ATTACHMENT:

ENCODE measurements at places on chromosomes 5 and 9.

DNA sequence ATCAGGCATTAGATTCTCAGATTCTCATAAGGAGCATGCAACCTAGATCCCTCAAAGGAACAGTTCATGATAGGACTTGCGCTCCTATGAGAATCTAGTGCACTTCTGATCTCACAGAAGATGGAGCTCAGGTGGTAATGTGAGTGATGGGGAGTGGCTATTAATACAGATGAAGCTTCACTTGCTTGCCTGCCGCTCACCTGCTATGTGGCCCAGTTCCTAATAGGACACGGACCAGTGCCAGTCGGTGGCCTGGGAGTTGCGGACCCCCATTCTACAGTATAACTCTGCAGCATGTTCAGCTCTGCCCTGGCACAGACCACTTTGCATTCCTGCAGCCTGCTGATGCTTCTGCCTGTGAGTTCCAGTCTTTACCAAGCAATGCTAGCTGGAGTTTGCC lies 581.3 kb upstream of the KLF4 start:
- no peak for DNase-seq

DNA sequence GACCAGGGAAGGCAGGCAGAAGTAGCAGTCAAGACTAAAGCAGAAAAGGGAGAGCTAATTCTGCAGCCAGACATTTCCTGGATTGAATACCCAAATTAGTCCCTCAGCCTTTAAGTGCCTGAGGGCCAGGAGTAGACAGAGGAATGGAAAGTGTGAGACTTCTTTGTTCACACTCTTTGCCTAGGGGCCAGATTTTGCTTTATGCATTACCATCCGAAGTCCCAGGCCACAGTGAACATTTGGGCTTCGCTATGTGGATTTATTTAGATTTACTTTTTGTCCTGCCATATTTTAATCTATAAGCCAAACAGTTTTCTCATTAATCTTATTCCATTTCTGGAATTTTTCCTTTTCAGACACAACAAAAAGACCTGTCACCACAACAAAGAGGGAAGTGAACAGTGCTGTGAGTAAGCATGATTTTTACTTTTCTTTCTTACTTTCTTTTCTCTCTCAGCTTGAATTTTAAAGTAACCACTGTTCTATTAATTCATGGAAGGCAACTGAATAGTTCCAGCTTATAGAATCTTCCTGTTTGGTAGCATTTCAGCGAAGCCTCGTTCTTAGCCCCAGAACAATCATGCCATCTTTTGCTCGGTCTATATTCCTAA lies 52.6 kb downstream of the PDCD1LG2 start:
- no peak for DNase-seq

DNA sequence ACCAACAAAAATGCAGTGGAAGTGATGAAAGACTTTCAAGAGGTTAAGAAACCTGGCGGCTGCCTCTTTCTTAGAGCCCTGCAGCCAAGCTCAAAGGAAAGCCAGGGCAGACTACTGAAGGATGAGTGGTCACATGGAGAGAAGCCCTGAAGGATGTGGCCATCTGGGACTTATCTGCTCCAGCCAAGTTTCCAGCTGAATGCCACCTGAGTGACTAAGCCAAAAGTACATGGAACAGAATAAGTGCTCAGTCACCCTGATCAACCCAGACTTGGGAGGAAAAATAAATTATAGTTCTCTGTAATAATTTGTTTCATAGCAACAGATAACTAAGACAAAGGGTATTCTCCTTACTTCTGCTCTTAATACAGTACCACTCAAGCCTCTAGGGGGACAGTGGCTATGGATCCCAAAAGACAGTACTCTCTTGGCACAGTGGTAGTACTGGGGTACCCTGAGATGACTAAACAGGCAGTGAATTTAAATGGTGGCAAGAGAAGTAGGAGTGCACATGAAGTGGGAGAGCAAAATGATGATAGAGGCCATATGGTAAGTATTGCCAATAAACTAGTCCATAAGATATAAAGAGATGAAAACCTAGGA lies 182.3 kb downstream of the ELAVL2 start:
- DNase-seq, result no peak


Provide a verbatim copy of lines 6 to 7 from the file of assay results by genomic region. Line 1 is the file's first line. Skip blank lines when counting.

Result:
DNA sequence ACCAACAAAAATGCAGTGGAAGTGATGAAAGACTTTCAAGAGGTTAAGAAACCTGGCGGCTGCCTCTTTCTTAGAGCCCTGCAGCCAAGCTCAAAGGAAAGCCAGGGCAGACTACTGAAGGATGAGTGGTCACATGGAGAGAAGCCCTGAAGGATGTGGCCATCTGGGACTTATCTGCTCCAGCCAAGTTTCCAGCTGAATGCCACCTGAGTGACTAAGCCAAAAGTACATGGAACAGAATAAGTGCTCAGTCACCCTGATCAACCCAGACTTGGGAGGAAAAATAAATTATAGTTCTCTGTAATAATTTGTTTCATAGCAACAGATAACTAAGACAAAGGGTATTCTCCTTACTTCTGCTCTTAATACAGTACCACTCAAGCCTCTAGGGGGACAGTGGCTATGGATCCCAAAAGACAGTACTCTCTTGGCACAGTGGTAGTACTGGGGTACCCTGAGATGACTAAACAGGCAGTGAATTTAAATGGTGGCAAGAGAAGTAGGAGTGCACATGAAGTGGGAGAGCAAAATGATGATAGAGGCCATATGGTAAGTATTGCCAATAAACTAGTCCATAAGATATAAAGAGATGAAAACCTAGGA lies 182.3 kb downstream of the ELAVL2 start:
- DNase-seq, result no peak